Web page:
Chapter7

Chapter7 - What are amphipathic molecules? What are...

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What are amphipathic molecules? What are aquaporins? What is diffusion? How is membrane fluidity influenced by temperature and membrane composition? What are the differences between peripheral and integral membrane proteins? What are the differences between channel and carrier proteins? What are the differences between osmosis, facilitated diffusion, and active transport? What are the differences between hypertonic, hypotonic, and isotonic solutions? Molecules containing hydrophobic and hydrophilic regions. I.e. phospholipids (the most abundant lipid in the plasma membrane). A type of channel protein that facilitate the passage of water through the passage of the membrane. The tendency for molecules to spread out evenly into the available space; a type of passive transport. As temperature decreases, membrane fluidity goes from fluid to solid. Membranes must be fluid to work properly. Membranes made of unsaturated fats are more fluid than those made with saturated fats. At high temperatures, cholesterol restrains movement of phospholipids, at lower temperatures cholesterol retains the plasma membranes fluidity by preventing tight packing. Peripheral are bound to the surface of the membrane. Integral penetrate the hydrophobic core (usually consist of nonpolar amino acids, often coiled into alpha helices). Integral proteins that span the membrane are called transmembrane proteins. Both a type of transport protein. Channel proteins have a hydrophilic channel that certain molecules of ions can use as a tunnel. Carrier proteins bind to molecules and change shape to shuttle them across the membrane. Osmosis: diffusion of water across a selectively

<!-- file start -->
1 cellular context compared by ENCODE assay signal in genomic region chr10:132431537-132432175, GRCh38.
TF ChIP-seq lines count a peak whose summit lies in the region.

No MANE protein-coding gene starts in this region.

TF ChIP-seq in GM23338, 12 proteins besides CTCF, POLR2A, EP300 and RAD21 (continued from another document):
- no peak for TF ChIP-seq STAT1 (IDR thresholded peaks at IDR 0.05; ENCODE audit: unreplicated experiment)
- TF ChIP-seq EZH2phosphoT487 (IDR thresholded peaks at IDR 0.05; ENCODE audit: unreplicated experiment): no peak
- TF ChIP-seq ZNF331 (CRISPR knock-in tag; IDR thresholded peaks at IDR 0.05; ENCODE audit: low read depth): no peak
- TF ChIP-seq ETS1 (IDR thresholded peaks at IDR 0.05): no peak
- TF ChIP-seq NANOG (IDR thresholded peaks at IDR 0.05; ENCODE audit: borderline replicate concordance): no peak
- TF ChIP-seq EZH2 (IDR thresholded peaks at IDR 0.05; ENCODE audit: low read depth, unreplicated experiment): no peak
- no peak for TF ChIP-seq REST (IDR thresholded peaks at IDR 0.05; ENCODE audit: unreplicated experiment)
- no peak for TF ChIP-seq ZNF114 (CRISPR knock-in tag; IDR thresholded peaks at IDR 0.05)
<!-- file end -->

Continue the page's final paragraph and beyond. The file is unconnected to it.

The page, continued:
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This note was uploaded on 11/07/2011 for the course BIO bsc2010 taught by Professor Trombley during the Spring '08 term at FSU.

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Chapter7 - What are amphipathic molecules? What are...

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